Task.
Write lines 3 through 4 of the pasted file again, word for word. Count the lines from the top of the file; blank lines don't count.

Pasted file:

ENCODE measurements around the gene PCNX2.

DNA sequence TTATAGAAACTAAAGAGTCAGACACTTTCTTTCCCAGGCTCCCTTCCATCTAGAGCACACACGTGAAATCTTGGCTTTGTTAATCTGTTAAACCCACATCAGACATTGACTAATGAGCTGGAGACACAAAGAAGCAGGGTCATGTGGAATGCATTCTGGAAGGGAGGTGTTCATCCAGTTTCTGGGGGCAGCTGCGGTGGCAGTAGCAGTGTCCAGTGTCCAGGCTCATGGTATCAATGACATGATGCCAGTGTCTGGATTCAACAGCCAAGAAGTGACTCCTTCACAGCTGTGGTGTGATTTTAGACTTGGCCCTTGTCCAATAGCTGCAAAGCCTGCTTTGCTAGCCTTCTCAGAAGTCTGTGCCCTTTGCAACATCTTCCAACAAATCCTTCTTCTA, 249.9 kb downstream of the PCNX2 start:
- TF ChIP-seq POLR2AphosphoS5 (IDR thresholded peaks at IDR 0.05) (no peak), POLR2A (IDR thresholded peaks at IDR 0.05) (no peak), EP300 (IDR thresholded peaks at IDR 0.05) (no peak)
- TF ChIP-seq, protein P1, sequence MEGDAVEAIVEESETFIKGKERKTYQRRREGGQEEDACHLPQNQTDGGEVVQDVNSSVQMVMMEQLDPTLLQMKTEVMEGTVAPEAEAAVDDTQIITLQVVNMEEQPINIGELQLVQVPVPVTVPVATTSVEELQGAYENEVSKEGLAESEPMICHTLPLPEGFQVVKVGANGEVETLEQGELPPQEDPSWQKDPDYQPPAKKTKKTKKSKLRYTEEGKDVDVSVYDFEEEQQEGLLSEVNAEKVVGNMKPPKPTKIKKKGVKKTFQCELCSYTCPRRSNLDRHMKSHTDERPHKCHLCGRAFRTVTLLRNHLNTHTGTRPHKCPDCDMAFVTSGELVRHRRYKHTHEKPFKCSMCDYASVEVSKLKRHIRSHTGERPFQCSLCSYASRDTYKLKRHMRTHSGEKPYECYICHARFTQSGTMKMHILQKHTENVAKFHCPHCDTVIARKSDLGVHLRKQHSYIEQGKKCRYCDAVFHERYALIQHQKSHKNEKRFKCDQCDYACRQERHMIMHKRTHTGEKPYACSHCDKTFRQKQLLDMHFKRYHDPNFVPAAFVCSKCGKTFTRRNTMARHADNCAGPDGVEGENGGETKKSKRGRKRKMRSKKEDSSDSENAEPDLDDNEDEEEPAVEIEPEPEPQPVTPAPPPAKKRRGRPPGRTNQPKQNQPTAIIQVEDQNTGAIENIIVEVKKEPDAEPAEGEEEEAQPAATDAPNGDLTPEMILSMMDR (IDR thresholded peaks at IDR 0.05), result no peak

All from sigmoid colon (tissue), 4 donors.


- TF ChIP-seq POLR2AphosphoS5 (IDR thresholded peaks at IDR 0.05) (no peak), POLR2A (IDR thresholded peaks at IDR 0.05) (no peak), EP300 (IDR thresholded peaks at IDR 0.05) (no peak)
- TF ChIP-seq, protein P1, sequence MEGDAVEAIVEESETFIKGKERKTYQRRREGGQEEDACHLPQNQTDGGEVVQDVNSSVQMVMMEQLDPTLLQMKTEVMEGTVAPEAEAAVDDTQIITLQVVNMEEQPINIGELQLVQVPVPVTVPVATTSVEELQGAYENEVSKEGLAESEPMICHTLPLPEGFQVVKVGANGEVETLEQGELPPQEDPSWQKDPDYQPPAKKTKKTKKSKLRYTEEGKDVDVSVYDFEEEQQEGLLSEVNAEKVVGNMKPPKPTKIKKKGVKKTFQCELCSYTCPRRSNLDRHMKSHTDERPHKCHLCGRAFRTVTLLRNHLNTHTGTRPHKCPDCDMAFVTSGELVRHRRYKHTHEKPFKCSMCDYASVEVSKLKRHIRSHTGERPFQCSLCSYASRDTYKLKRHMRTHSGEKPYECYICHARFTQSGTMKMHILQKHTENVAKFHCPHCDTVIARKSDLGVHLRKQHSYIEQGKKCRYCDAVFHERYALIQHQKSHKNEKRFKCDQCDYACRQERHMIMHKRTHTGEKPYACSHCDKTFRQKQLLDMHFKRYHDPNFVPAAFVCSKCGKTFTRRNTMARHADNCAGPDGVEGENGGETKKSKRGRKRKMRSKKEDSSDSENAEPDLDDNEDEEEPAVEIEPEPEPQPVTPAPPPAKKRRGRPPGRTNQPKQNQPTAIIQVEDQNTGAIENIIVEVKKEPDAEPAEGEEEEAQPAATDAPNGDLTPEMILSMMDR (IDR thresholded peaks at IDR 0.05), result no peak